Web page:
The Great Storm of 1987: Memories & Photos UPDATED
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It was the 15th October, 1987. There were three million UK unemployed, Mrs Thatcher had just been re-elected, Brighton & Hove Albion were on their way down to the Third Division, the Bee Gees were top of the charts with ‘You Win Again’, and popular BBC weatherman Michael Fish reassured the nation that a hurricane was not on the way.
Over the Bay of Biscay, however, a deep depression was developing that would rapidly transform the weather situation. Strong winds hit that night, with the south east the first to feel the full force of the worst storm to hit England for 300 years. The Great Storm claimed 22 lives (four in France, 18 in the UK) and caused billions of pounds of destruction in a three-hour period around midnight and the early hours of October 16.
The Met Office reported: “Gusts of 70 knots (100mph) were recorded continually for three or four consecutive hours. The Royal Sovereign lighthouse off Eastbourne recorded wind speeds on its instruments at the highest velocity it could measure, 110 mph (180 kmph).” What it a hurricane? Technically not. It was a mid latitude depression, albeit an exceptionally violent one.
In a few short hours, Queens Park lost approximately 100 mature trees, including ancient elms and oak trees. Elsewhere in the city, a stone bollard blew off the Royal Pavilion, crashed through the roof and embedded itself in the carpet of the Music Room. The Level was devastated, with over 300 out of 370 trees destroyed.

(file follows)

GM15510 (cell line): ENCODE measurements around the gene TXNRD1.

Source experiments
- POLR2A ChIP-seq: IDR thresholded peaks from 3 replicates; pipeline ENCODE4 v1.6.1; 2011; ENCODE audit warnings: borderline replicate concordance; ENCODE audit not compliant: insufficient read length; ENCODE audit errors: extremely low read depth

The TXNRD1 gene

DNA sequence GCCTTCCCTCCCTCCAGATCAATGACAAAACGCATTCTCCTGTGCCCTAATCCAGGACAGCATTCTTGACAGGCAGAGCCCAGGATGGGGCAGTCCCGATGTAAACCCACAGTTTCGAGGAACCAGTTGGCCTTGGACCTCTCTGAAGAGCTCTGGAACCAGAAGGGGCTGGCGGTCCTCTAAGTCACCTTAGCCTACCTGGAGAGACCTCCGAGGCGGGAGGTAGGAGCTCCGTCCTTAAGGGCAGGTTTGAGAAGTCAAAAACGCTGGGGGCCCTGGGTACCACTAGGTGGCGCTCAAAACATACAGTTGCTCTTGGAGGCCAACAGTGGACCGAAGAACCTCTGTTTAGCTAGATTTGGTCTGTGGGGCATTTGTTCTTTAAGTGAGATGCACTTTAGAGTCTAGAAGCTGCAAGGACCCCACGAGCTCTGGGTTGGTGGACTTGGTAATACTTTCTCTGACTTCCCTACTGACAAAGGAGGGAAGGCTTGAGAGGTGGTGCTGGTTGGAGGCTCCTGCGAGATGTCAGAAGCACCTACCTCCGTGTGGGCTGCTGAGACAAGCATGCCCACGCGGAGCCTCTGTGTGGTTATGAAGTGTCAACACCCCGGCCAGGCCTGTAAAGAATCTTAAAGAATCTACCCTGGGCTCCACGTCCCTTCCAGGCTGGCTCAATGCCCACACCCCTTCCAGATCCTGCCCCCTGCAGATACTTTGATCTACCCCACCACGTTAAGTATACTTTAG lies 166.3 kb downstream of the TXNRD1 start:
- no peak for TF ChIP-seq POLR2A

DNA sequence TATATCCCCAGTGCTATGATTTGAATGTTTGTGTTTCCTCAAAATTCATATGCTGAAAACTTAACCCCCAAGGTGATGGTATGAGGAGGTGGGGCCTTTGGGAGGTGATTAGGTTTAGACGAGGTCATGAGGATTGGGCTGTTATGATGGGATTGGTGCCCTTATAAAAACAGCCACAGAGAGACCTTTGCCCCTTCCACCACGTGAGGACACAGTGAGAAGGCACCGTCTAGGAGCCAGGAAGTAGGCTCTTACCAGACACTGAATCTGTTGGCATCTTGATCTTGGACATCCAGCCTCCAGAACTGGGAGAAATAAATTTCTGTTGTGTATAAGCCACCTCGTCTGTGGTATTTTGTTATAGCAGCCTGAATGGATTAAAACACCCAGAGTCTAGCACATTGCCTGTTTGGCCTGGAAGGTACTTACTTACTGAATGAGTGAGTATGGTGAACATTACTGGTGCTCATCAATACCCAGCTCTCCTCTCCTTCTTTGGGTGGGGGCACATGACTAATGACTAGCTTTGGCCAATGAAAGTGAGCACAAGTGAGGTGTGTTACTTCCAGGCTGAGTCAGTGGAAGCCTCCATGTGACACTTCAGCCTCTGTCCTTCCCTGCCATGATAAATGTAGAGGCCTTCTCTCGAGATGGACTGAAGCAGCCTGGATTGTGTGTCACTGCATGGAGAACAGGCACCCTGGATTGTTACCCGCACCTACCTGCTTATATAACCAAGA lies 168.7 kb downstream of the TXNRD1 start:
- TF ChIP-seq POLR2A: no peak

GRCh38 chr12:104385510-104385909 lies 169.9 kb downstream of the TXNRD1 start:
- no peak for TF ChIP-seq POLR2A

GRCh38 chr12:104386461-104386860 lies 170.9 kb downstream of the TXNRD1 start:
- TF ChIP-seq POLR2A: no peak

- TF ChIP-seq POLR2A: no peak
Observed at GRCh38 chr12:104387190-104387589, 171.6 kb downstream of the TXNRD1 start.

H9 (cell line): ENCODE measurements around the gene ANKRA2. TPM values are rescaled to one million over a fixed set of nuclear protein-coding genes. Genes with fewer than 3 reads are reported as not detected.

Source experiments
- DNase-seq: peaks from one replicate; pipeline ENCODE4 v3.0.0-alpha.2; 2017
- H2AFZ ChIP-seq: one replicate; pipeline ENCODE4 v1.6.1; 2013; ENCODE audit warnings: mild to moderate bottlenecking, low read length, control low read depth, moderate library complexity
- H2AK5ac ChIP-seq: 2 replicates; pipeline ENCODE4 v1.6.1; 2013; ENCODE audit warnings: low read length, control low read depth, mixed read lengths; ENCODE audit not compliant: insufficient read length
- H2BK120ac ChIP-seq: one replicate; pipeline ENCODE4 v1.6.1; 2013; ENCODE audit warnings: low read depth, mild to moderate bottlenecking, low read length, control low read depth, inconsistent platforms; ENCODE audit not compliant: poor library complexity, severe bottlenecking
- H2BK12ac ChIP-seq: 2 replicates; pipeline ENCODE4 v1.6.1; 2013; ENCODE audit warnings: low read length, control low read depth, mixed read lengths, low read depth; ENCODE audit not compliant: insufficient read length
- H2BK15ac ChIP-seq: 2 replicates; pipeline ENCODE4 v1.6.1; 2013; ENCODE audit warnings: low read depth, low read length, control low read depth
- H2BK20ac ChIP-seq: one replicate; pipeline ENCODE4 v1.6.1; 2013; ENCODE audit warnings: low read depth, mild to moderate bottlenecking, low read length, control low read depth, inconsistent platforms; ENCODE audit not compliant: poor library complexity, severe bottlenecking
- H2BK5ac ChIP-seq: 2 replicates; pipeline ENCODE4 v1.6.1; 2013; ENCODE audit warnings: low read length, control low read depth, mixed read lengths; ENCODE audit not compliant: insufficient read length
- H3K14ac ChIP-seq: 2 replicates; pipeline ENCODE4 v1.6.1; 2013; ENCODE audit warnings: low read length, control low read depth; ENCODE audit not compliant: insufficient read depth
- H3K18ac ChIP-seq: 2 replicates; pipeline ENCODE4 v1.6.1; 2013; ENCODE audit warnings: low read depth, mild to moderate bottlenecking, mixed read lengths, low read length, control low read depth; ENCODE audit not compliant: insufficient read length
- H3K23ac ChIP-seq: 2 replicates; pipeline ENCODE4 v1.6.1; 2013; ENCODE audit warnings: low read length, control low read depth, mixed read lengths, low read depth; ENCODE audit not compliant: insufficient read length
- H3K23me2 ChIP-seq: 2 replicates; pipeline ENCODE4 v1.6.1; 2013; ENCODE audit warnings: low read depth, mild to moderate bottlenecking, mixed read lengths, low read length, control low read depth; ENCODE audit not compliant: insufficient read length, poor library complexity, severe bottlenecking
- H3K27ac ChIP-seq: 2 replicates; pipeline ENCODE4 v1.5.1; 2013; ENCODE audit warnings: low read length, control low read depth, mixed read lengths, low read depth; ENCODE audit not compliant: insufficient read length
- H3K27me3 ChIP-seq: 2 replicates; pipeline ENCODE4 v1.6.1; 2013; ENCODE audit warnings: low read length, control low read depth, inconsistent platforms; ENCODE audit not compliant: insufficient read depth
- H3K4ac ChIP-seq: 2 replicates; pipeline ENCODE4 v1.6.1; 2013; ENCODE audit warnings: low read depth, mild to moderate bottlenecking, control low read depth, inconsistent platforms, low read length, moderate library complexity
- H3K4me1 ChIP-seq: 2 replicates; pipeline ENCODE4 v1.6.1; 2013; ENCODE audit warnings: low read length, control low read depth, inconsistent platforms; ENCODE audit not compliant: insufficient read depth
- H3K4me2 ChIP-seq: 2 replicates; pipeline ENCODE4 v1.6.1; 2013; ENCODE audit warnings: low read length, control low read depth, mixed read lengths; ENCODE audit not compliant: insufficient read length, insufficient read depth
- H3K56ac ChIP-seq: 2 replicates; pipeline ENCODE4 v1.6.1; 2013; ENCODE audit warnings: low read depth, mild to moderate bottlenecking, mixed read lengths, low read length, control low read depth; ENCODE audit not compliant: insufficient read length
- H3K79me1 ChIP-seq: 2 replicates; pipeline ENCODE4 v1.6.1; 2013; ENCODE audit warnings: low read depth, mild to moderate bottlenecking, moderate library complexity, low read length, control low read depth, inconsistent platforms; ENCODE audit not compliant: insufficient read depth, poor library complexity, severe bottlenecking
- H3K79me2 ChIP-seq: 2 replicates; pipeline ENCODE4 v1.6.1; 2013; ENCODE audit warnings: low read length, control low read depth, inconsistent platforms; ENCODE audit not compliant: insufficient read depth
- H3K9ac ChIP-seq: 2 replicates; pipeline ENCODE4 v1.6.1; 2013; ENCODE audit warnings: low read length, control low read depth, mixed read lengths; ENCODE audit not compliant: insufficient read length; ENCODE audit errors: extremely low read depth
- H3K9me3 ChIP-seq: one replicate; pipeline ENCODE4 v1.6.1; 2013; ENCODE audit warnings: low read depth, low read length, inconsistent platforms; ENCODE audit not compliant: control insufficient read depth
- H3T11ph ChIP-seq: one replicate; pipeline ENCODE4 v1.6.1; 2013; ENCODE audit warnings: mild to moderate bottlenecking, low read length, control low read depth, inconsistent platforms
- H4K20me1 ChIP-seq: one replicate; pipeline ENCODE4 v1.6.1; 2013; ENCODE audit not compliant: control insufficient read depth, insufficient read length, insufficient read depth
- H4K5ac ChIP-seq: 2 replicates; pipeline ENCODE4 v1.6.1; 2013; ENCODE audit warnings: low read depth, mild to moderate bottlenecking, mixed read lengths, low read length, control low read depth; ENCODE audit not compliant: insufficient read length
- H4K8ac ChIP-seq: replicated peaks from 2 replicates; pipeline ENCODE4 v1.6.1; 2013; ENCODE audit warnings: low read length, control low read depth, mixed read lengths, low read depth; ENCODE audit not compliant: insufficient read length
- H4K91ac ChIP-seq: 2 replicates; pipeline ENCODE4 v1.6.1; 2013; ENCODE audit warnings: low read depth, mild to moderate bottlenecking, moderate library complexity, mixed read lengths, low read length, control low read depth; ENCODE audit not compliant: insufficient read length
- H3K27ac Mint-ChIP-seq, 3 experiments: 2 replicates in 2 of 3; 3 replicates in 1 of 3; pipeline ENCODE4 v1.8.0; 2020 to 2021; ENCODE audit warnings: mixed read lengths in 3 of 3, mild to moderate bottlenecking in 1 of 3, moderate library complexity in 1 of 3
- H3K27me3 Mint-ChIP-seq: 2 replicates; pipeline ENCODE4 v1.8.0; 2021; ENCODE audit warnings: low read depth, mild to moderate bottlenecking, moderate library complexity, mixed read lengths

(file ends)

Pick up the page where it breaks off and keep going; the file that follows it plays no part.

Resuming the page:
In total, about 15 million trees in the UK were blown down. Many fell on to roads and railways, causing major transport delays. Others took down electricity and telephone lines, leaving thousands of homes without power for more than 24 hours.
Chris Lowe writes: “In the years immediately after the storm students at the College where I worked would have animated discussions around their recollections of the storm. After one such discussion one student spoke to me saying she thought it inappropriate for this to be encouraged. When I asked why she said ‘what I remember every year is the night a tree fell on our house and killed my dad’.”
Photo (below): the storm caused millions of pounds of damage to the Royal Pavilion. The Music Room did not open again to the public until 1992 – five years later.